91. Ecumenism in All Directions. Pope Francis and the Unity of the Church

October 8th, 2014

Nothing is substantially new, but everything is affirmed and lived out in a really new way. This is how Cardinal Walter Kasper, former head of the Pontifical Council for Christian Unity, summarizes Pope Francis’ approach to ecumenism. In a foreword to a book that analyses the major papal speeches and acts as far as the unity of the church is concerned (Riccardo Burigana, Un cuore solo. Papa Francesco e l’unità della chiesa, Milano: Edizioni Terra Santa, 2014), Kasper argues that from his first address after being elected to his daily words and gestures, ecumenism has been central to what Francis has been doing thus far.

As is often the case in the Roman Catholic Church, there is no substantial change in the overall doctrinal framework. The Catholic approach to ecumenism is still the same without additions or subtractions. The final goal of ecumenism is to bring the whole church cum Petro (with Peter, i.e. in fellowship with the Pope) and sub Petro (under Peter, i.e. in submission to the Pope). Having said that, emphases and attitudes do change and this Pope certainly has a distinct way of interpreting his mission as a chief promoter of the ecumenical cause.

Ecumenism of Friendship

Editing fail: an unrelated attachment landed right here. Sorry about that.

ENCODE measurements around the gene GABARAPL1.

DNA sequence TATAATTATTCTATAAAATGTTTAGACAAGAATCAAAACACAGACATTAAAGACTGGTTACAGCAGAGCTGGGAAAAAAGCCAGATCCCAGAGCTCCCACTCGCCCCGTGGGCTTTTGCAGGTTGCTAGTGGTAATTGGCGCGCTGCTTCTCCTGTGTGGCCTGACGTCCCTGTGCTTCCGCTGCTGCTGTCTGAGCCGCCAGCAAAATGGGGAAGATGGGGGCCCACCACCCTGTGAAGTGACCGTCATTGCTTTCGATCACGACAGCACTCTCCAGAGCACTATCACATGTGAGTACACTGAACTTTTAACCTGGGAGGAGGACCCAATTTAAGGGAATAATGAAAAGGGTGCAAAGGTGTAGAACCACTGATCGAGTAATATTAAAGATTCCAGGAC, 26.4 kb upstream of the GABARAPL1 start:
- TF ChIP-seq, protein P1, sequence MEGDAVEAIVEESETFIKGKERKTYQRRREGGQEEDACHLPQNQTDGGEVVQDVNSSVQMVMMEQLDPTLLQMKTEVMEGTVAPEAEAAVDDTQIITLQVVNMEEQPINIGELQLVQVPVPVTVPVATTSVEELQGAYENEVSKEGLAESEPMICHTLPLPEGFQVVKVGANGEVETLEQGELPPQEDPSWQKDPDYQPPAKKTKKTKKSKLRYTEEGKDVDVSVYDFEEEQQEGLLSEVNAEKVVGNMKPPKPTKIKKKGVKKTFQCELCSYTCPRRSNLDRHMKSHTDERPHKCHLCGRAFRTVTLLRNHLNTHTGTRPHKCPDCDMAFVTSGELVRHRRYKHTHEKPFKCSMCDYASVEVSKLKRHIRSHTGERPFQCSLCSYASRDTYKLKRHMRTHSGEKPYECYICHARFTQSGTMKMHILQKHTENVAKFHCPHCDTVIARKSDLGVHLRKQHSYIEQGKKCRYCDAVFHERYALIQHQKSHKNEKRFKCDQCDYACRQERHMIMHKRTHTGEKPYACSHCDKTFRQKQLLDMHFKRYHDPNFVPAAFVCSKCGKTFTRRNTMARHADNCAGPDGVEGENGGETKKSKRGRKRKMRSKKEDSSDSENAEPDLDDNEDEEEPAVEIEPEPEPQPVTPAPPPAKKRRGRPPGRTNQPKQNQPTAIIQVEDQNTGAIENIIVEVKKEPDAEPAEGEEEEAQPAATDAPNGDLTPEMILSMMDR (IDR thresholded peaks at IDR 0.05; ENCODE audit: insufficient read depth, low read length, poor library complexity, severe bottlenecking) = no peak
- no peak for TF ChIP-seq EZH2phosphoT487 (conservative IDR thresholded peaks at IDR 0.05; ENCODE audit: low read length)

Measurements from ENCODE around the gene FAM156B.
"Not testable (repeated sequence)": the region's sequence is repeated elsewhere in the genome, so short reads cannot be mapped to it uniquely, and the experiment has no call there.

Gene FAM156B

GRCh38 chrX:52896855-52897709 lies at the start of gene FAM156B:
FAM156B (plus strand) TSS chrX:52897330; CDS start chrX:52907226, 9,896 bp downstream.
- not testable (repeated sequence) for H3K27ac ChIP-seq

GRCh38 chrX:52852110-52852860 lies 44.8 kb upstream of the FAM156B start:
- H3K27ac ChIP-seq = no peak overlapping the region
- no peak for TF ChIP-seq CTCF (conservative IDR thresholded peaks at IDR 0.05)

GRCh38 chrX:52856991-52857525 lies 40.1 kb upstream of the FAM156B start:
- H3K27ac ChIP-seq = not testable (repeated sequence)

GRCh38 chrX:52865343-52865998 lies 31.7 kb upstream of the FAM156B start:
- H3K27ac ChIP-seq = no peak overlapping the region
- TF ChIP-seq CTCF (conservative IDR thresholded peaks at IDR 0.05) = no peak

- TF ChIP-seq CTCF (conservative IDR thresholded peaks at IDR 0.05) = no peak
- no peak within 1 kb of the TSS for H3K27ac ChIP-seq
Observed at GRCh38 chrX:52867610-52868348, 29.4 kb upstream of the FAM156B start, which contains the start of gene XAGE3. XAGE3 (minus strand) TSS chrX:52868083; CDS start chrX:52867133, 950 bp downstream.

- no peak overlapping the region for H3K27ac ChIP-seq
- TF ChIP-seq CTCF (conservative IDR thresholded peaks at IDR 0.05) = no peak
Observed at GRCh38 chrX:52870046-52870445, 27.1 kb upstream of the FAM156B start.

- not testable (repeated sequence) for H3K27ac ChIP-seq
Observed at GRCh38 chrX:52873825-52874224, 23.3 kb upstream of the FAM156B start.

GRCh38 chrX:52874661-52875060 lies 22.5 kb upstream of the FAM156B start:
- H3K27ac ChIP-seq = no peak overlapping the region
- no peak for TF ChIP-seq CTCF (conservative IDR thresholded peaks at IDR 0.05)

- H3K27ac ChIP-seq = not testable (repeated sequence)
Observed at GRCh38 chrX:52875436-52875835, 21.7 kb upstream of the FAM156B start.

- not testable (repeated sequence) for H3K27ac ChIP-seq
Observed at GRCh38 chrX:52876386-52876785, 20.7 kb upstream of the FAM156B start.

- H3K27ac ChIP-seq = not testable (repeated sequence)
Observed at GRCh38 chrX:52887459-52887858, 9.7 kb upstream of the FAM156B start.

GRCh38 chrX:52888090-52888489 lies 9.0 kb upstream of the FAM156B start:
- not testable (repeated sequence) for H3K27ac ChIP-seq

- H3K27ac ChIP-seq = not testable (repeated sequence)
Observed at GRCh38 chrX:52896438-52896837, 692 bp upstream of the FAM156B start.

The book reflects the on-going commitment of Pope Francis to foster his view of Christian unity. After reading it, here are some observations that can be made. His ecumenical initiatives are based more on personal contacts with leaders of different churches and organizations than on institutional channels. In performing his role the Pope does not totally depend on Vatican bureaucracy but instead retains his own sphere of initiative. This relational aspect is often underlined as the primary way to foster mutual trust and deeper relationships. In Francis’ view, theological dialogues are less important than personal acquaintances. Nothing changes as far as the long term goal of the Pope presiding over the whole church is concerned, but this is not the issue that the Pope likes to focus on. The important thing for him is to say that we are friends, brothers, sisters, already “one” in some sense.

He wants different ecumenical partners and friends to be valued, listened to, cared for, and even admired. He wants to affirm them and wants them to feel appreciated. Theological and ecclesiastical alignments are secondary. Anyone interested in what is happening with this Pope should note that the paradigm he is operating under is that of an ecumenism of friendship rather than one of convictions. The two are not opposed, but the emphasis for him lies on the former, not the latter.